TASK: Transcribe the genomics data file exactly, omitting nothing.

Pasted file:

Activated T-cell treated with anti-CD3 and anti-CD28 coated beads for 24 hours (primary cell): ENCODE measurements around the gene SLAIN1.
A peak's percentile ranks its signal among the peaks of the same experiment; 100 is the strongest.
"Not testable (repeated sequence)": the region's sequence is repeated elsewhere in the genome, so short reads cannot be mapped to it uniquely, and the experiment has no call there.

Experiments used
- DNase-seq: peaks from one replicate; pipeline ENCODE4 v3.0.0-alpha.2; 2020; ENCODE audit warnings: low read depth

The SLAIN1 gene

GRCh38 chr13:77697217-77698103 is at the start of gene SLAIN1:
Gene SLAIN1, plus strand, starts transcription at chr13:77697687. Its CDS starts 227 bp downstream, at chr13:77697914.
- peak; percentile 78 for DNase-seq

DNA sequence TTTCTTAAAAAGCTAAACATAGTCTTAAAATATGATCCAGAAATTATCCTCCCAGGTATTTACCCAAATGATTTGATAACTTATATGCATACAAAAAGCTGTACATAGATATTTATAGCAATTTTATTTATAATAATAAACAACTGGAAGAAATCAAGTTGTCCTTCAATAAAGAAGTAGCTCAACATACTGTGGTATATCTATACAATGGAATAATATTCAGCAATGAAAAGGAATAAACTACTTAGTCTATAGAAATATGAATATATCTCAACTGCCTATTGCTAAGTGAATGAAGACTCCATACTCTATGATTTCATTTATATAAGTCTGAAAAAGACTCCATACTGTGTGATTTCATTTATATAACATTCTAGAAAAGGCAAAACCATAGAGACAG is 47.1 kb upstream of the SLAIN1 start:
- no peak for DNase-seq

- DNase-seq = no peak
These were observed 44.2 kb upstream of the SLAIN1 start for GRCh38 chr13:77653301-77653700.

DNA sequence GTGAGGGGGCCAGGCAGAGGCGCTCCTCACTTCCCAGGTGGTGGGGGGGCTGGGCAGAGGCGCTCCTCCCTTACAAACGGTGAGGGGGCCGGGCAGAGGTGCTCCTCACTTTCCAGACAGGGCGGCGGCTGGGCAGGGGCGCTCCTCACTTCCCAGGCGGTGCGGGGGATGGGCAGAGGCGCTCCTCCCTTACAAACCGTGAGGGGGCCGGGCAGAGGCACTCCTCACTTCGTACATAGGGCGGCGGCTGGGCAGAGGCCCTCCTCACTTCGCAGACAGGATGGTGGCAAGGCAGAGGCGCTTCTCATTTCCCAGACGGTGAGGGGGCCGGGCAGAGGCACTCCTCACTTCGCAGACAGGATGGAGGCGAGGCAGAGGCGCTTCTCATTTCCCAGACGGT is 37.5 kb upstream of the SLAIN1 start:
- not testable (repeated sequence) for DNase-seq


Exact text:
Activated T-cell treated with anti-CD3 and anti-CD28 coated beads for 24 hours (primary cell): ENCODE measurements around the gene SLAIN1.
A peak's percentile ranks its signal among the peaks of the same experiment; 100 is the strongest.
"Not testable (repeated sequence)": the region's sequence is repeated elsewhere in the genome, so short reads cannot be mapped to it uniquely, and the experiment has no call there.

Experiments used
- DNase-seq: peaks from one replicate; pipeline ENCODE4 v3.0.0-alpha.2; 2020; ENCODE audit warnings: low read depth

The SLAIN1 gene

GRCh38 chr13:77697217-77698103 is at the start of gene SLAIN1:
Gene SLAIN1, plus strand, starts transcription at chr13:77697687. Its CDS starts 227 bp downstream, at chr13:77697914.
- peak; percentile 78 for DNase-seq

DNA sequence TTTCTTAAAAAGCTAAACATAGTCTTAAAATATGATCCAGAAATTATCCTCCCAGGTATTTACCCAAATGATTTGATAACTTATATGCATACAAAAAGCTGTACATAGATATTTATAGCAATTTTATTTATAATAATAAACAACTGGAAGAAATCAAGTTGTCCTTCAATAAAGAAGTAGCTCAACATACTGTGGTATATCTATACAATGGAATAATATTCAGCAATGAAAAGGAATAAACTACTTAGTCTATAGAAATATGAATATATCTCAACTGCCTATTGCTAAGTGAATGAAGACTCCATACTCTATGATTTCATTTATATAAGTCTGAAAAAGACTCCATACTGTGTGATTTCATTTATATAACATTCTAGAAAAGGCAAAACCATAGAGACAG is 47.1 kb upstream of the SLAIN1 start:
- no peak for DNase-seq

- DNase-seq = no peak
These were observed 44.2 kb upstream of the SLAIN1 start for GRCh38 chr13:77653301-77653700.

DNA sequence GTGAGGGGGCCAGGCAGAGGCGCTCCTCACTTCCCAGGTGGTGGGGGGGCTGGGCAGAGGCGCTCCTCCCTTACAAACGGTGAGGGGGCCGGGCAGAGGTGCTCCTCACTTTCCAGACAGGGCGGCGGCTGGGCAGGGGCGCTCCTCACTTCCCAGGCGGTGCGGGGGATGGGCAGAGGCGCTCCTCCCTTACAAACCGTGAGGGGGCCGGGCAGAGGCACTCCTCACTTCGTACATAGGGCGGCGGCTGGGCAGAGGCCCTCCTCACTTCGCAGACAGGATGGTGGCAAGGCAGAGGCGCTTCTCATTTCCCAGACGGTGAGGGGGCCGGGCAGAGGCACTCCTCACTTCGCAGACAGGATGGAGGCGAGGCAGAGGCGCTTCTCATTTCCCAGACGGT is 37.5 kb upstream of the SLAIN1 start:
- not testable (repeated sequence) for DNase-seq